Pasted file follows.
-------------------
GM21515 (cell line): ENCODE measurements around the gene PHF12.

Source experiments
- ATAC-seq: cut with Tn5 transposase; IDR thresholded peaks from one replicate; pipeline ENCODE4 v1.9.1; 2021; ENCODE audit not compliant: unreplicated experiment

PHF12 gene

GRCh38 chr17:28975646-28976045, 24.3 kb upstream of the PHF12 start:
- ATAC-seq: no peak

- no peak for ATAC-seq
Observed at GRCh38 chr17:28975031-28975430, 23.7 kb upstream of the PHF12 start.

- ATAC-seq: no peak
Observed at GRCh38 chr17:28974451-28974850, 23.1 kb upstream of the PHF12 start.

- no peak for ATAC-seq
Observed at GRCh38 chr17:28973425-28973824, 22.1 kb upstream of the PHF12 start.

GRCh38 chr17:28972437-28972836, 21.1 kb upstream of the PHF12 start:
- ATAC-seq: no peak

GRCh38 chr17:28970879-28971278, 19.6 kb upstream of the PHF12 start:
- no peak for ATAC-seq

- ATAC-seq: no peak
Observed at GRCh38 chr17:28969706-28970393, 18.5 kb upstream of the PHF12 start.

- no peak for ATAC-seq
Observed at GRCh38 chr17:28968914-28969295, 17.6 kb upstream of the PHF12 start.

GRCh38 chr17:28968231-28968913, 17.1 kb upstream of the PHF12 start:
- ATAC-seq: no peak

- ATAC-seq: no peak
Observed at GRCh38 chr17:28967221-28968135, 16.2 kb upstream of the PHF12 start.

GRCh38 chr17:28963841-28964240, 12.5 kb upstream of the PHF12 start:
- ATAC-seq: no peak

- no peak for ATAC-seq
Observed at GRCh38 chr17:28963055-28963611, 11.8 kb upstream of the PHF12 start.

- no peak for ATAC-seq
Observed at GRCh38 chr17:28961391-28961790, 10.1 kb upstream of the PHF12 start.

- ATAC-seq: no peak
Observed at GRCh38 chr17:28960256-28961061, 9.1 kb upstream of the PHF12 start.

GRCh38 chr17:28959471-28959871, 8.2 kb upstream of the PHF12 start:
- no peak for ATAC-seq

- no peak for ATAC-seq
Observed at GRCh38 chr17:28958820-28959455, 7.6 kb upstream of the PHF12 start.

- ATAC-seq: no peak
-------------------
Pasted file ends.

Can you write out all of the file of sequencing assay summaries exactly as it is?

GM21515 (cell line): ENCODE measurements around the gene PHF12.

Source experiments
- ATAC-seq: cut with Tn5 transposase; IDR thresholded peaks from one replicate; pipeline ENCODE4 v1.9.1; 2021; ENCODE audit not compliant: unreplicated experiment

PHF12 gene

GRCh38 chr17:28975646-28976045, 24.3 kb upstream of the PHF12 start:
- ATAC-seq: no peak

- no peak for ATAC-seq
Observed at GRCh38 chr17:28975031-28975430, 23.7 kb upstream of the PHF12 start.

- ATAC-seq: no peak
Observed at GRCh38 chr17:28974451-28974850, 23.1 kb upstream of the PHF12 start.

- no peak for ATAC-seq
Observed at GRCh38 chr17:28973425-28973824, 22.1 kb upstream of the PHF12 start.

GRCh38 chr17:28972437-28972836, 21.1 kb upstream of the PHF12 start:
- ATAC-seq: no peak

GRCh38 chr17:28970879-28971278, 19.6 kb upstream of the PHF12 start:
- no peak for ATAC-seq

- ATAC-seq: no peak
Observed at GRCh38 chr17:28969706-28970393, 18.5 kb upstream of the PHF12 start.

- no peak for ATAC-seq
Observed at GRCh38 chr17:28968914-28969295, 17.6 kb upstream of the PHF12 start.

GRCh38 chr17:28968231-28968913, 17.1 kb upstream of the PHF12 start:
- ATAC-seq: no peak

- ATAC-seq: no peak
Observed at GRCh38 chr17:28967221-28968135, 16.2 kb upstream of the PHF12 start.

GRCh38 chr17:28963841-28964240, 12.5 kb upstream of the PHF12 start:
- ATAC-seq: no peak

- no peak for ATAC-seq
Observed at GRCh38 chr17:28963055-28963611, 11.8 kb upstream of the PHF12 start.

- no peak for ATAC-seq
Observed at GRCh38 chr17:28961391-28961790, 10.1 kb upstream of the PHF12 start.

- ATAC-seq: no peak
Observed at GRCh38 chr17:28960256-28961061, 9.1 kb upstream of the PHF12 start.

GRCh38 chr17:28959471-28959871, 8.2 kb upstream of the PHF12 start:
- no peak for ATAC-seq

- no peak for ATAC-seq
Observed at GRCh38 chr17:28958820-28959455, 7.6 kb upstream of the PHF12 start.

- ATAC-seq: no peak